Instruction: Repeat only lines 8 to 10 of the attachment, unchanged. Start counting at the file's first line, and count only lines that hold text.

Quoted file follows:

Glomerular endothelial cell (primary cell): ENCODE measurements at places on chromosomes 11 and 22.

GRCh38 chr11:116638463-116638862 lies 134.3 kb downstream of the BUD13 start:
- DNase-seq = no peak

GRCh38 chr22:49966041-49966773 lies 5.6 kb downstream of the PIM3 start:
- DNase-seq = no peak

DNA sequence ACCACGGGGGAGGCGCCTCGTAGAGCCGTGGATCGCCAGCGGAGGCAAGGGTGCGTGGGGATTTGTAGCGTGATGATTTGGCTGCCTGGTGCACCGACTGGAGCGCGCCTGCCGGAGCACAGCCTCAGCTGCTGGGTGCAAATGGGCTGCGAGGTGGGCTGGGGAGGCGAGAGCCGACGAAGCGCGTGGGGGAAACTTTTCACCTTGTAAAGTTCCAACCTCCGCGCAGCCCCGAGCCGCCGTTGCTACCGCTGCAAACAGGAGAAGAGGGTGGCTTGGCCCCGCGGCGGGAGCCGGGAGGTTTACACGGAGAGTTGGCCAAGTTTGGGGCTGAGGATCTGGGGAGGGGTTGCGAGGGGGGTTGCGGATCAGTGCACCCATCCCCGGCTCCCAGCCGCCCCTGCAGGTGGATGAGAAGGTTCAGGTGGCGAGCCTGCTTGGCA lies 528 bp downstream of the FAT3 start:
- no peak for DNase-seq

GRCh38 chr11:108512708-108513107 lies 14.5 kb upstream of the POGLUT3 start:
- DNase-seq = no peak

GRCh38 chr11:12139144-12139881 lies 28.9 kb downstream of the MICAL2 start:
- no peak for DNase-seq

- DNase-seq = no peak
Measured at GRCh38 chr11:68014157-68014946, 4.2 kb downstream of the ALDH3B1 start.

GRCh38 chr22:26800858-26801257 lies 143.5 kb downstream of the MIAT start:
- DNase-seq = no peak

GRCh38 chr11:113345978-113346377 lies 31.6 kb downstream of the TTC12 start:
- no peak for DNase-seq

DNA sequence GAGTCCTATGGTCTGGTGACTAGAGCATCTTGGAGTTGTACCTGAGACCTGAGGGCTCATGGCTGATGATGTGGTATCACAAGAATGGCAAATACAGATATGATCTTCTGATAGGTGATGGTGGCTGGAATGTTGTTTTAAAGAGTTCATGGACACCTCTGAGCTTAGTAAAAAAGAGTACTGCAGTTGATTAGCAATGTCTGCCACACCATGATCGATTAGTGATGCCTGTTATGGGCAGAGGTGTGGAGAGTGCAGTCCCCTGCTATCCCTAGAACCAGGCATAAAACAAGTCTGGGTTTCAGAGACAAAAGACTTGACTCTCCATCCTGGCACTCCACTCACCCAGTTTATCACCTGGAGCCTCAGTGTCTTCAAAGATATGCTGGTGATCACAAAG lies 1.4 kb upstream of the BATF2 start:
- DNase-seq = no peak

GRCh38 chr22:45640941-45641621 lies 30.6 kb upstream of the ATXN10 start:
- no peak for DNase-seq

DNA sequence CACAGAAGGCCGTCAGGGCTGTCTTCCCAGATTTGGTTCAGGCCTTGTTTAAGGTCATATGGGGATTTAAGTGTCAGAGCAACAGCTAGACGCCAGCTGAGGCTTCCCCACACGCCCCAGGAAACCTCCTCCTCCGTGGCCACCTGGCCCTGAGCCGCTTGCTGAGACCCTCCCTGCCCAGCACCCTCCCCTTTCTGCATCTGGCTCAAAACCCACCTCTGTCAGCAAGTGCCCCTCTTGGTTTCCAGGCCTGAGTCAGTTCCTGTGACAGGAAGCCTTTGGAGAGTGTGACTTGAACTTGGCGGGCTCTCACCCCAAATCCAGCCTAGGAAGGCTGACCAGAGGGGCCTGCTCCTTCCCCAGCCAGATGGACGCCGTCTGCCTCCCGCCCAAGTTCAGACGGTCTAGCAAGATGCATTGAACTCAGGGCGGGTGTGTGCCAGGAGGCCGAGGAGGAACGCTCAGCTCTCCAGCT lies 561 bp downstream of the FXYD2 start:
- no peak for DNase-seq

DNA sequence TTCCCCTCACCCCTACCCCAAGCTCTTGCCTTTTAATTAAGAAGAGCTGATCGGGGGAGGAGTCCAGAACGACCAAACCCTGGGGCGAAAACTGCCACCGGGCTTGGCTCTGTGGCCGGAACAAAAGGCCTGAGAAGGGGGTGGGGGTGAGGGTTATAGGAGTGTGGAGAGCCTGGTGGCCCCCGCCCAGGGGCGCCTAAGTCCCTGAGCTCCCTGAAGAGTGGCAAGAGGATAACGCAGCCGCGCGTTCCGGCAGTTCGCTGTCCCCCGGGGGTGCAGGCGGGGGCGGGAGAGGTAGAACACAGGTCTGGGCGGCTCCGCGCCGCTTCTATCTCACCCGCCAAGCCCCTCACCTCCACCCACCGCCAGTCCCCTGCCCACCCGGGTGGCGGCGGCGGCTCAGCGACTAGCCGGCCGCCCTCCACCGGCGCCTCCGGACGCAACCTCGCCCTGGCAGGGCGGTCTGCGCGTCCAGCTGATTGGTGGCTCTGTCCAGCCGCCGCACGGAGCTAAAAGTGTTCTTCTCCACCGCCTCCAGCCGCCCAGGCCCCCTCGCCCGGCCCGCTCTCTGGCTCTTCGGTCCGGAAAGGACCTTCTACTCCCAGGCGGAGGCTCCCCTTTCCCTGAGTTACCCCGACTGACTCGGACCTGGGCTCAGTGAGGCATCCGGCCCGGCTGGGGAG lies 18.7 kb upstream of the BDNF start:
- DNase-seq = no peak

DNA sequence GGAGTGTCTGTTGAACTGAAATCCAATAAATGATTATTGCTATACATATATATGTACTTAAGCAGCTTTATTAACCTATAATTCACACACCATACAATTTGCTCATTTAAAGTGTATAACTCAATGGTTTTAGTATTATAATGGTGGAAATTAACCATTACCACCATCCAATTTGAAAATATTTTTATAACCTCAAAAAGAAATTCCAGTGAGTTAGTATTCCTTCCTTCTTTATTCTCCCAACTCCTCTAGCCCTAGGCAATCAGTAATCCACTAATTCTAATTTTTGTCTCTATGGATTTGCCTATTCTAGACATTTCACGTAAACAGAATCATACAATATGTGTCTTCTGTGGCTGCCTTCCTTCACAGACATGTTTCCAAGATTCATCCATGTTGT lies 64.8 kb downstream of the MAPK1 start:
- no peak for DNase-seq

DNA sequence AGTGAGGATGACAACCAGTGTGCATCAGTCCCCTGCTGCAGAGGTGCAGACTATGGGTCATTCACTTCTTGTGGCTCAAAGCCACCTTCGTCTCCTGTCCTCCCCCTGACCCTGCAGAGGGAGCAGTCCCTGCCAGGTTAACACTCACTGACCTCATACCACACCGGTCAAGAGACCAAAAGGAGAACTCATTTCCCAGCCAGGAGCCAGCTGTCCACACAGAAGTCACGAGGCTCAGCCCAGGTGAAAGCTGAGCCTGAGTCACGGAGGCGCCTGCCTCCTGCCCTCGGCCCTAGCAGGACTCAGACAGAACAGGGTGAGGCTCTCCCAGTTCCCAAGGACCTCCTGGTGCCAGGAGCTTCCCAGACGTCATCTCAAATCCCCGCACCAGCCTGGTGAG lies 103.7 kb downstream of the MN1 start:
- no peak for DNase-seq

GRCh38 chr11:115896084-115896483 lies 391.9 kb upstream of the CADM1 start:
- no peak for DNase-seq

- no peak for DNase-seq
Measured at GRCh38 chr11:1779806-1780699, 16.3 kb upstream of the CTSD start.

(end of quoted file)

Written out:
GRCh38 chr11:108512708-108513107 lies 14.5 kb upstream of the POGLUT3 start:
- DNase-seq = no peak

GRCh38 chr11:12139144-12139881 lies 28.9 kb downstream of the MICAL2 start: